“There was nothing quite like making love on the back of a giant flying manta ray while surrounded by the bizarre sight of hundreds of migrating nearly butterballs.”
In a word: Read the thing.
The Summary: (from Goodreads) Ray seems like the perfect boyfriend—he’s gorgeous, incredibly romantic, and has a mechanical suit he invented to become the dastardly MantaRay. For Alec, who also spends his nights making life difficult for do-gooders everywhere, it’s a match made in supervillain heaven. Except that Ray is a bit too into the hit soap opera All My Werewolves. When tempers flare during what’s supposed to be a quiet night out, Alec nearly ruins everything over a stupid bet with an alien gorilla.
Desperate to prove his feelings to Ray, and with Christmas fast approaching, Alec decides the fastest way to Ray’s heart is to embrace the thing that threatens to divide them—a certain werewolf show with a certain actor who Ray admires. A simple kidnapping promises to do the trick, only fur (and fandom) fly when Alec’s romantic gesture leads to a very hairy situation. Can Alec prove to Ray how much their relationship means to him, or will his plans be ruined by the werewolf before Christmas?
[available for purchase from Dreamspinner Press, Amazon.ca, Chapters, and Barnes & Noble; also available as part of the Dreamspinner Press 2017 Advent Calendar set]
“His voice goes soft and deep, sweet on the ear yet nothing like what goes out over the airwaves. This is something special.”
In a word: Maybe read the thing.
The Summary: (from Goodreads) Stokely leads a solitary life, trying to do all the right things. He has a solid, respectable job, a properly decorated, respectable apartment, and goes to work every single day, no matter what. But it’s Christmas, and he hates Christmas, especially since his one guilty pleasure, listening to Asher Banks on the radio, is ruined with upbeat, holiday garbage.
Asher is the polar opposite—he loves Christmas to a fault and schedules himself into the ground with fundraisers to help the local community. When Asher and Stokely meet during one of the holiday spectacles Asher has thrown together, sparks fly, but neither one of them has ever had a real Christmas—or a real home. Will they be able to make one with each other?
[available for purchase as Dreamspinner Press, Amazon.ca, Chapters, and Barnes & Noble; also available as part of the Dreamspinner Press 2017 Advent Calendar set]
“You know what you desire, but you are afraid to accept it.”
In a word: Maybe read the thing?
The Summary: (from Goodreads) Ethan Winter has known since he was a kid that he wants to work for the FBI. Until then, he’s stuck modeling underwear and photographing cheating spouses for a private investigator. But when a trip to Las Vegas for a security conference brings him into contact with the magnificently dominant Maxmillian Poole, Ethan finds himself faced with a dilemma: pursue his childhood dream, or become the partner of a man who seems to know him inside and out – and who offers a life any submissive would crawl for.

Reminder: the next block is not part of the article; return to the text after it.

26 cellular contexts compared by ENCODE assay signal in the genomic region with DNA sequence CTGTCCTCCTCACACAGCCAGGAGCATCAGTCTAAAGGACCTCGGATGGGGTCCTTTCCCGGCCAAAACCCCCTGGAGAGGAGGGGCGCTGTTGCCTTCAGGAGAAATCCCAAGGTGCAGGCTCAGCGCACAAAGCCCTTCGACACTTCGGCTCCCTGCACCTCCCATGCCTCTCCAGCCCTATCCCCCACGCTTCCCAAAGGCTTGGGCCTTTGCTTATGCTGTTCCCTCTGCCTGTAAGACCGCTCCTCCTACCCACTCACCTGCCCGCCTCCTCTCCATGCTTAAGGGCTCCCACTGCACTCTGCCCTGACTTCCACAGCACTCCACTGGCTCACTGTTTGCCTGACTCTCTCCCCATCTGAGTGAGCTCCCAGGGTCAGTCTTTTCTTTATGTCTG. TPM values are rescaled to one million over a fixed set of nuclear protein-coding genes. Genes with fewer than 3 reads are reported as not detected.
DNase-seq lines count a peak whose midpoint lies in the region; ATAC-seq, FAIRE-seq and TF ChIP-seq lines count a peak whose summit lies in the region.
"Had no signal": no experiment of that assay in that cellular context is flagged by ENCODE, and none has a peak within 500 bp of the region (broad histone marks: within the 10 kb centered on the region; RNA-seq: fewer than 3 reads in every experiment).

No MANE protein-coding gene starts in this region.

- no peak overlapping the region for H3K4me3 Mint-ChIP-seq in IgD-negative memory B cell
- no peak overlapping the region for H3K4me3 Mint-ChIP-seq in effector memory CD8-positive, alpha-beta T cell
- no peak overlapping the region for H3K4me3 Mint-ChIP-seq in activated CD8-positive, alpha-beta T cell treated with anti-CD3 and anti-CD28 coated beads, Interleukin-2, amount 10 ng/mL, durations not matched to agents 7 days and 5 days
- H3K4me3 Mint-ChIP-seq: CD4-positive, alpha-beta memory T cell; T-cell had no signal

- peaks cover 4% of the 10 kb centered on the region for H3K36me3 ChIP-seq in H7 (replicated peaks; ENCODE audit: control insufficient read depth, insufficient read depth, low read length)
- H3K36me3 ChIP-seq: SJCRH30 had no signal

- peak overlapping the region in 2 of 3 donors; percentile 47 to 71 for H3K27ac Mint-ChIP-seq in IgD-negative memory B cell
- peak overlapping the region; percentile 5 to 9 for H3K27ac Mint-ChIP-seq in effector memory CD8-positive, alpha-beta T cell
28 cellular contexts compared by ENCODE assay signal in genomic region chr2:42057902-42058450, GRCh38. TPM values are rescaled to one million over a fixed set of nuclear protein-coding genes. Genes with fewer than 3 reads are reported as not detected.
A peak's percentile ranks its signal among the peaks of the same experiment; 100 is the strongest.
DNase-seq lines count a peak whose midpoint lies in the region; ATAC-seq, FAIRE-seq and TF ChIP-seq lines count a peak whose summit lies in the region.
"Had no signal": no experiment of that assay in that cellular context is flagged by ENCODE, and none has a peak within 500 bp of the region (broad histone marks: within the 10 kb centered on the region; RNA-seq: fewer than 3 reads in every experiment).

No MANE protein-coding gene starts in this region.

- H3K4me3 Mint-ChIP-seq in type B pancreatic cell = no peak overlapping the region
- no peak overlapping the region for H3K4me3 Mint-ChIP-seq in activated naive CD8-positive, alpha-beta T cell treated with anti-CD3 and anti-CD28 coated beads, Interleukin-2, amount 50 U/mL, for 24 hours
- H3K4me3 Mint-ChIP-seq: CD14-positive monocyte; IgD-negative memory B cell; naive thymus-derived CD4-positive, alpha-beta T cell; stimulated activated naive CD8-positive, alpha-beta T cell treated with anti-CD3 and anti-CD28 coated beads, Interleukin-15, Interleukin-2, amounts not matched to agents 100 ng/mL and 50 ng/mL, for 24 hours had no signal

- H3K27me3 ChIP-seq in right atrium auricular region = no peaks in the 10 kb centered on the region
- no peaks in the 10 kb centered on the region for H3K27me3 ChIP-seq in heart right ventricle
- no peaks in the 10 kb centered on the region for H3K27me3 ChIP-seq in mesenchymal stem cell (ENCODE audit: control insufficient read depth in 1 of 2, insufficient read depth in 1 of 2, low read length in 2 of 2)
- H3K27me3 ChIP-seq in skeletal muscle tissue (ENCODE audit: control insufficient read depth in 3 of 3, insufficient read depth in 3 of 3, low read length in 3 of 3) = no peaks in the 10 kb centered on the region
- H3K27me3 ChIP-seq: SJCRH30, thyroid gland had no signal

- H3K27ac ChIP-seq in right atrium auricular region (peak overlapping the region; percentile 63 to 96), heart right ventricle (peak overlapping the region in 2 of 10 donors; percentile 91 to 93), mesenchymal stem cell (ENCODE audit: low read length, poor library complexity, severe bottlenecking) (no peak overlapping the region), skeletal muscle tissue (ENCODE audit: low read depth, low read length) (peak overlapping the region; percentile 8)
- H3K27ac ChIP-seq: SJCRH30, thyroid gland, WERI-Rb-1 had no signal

[available for free or purchase from Tricia Owens Books, Amazon.ca, Book Depository, Chapters, and Barnes & Noble; also available as an audiobook from Audible]
THIS POST CONTAINS SPOILERS
“A future without Rafael felt unfathomable in a way that took me by surprise.”
In a word: Read the thing. I really, really enjoyed this book. 16-year-old Skylar St. Clair is our main character and narrator and this story is all about him. But it’s also a bit more than that. This story is kind of an exploration of Skylar’s feelings about his family and his heritage and his past, and it’s beautiful and sad and uplifting all at once. Skylar’s father has suddenly disappeared, leaving Skylar all alone, and so he ends up being sent to his grandmother on the reservation where he was born but hasn’t seen since he was five. Skylar is half Shoshone Plains First Nations, but he looks completely white and he’s lived off-reservation since he was a child so he knows nothing about that part of himself. He’s terrified when he first arrives on the Nettlebush Reserve, but over the summer he makes friends and is accepted into a community he’s been estranged from for almost 11 years. This story does have romance in it, but it’s mostly about Skylar learning about his roots and his history and how to live in a community that he should’ve been a part of all along. Another thing that this story touches on is all the complicated feelings Skylar has about his mother’s murder, the murderer, and falling in love with the son the murderer left behind. There is nothing really fast-paced happening in the story, it’s a calm and smooth read, and it was totally enjoyable from start to finish. I can’t wait to see what happens in the sequels.
The Summary: (from Goodreads) “Skylar is my name, tragically.”
Sixteen-year-old Skylar is witty, empathetic, sensitive–and mute. Skylar hasn’t uttered a single word since his mother died eleven years ago, a senseless tragedy he’s grateful he doesn’t have to talk about.
When Skylar’s father mysteriously vanishes one summer afternoon, Skylar is placed in the temporary custody of his only remaining relative, an estranged grandmother living on an Indian reservation in the middle of arid Arizona.
Adapting to a brand new culture is the least of Skylar’s qualms. Because Skylar’s mother did not die a peaceful death. Skylar’s mother was murdered eleven years ago on the Nettlebush Reserve. And her murderer left behind a son.
And he is like nothing Skylar has ever known.
[available for purchase at Amazon.ca, Book Depository, and Barnes & Noble]
THIS POST CONTAINS SPOILERS
“Trent felt like he had opened some mystical portal into a world that could not possibly exist, where men like himself were accepted.”